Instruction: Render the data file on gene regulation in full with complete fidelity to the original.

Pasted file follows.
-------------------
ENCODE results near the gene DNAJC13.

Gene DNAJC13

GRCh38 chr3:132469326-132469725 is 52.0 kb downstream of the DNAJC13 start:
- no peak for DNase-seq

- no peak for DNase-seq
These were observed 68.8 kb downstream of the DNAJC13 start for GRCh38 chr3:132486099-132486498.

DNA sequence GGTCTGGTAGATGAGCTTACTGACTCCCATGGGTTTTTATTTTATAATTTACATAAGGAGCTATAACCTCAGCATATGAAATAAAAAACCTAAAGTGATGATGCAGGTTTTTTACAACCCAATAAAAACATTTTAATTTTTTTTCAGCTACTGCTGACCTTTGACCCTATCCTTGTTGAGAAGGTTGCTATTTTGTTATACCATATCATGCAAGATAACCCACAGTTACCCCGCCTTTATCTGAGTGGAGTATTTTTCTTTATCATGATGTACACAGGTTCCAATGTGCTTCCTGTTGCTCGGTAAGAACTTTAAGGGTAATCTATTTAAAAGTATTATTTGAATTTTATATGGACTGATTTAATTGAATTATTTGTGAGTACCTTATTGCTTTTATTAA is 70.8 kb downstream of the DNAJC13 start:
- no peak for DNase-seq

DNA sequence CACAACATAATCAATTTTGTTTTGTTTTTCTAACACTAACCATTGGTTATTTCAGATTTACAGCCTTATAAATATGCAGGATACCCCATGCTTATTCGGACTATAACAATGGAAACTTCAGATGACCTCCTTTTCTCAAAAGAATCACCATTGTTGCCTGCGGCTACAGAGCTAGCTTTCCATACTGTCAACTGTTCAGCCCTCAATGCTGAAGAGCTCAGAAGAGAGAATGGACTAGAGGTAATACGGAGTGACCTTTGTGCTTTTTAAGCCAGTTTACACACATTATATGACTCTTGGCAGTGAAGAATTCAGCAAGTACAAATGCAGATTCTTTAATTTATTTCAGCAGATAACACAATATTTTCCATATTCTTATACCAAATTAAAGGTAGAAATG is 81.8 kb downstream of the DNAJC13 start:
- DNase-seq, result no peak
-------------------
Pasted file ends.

ENCODE results near the gene DNAJC13.

Gene DNAJC13

GRCh38 chr3:132469326-132469725 is 52.0 kb downstream of the DNAJC13 start:
- no peak for DNase-seq

- no peak for DNase-seq
These were observed 68.8 kb downstream of the DNAJC13 start for GRCh38 chr3:132486099-132486498.

DNA sequence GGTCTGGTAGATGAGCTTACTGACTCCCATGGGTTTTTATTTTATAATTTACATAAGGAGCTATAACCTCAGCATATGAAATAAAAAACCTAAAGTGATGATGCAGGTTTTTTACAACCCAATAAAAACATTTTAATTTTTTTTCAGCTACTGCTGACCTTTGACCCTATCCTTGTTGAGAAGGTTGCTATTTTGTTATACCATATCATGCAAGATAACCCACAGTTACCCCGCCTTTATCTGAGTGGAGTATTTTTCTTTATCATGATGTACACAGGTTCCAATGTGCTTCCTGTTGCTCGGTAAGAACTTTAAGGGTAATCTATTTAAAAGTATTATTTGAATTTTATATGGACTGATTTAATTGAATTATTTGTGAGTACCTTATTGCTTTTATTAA is 70.8 kb downstream of the DNAJC13 start:
- no peak for DNase-seq

DNA sequence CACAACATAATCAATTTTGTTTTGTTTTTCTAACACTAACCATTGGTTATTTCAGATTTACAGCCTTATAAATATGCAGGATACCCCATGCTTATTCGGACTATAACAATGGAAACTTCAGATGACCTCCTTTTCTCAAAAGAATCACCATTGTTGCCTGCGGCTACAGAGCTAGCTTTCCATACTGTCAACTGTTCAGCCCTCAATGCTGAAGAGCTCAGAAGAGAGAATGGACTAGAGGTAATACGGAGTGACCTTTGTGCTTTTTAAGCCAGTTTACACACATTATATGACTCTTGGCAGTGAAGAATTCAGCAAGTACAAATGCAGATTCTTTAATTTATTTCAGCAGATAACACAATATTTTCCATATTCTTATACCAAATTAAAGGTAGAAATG is 81.8 kb downstream of the DNAJC13 start:
- DNase-seq, result no peak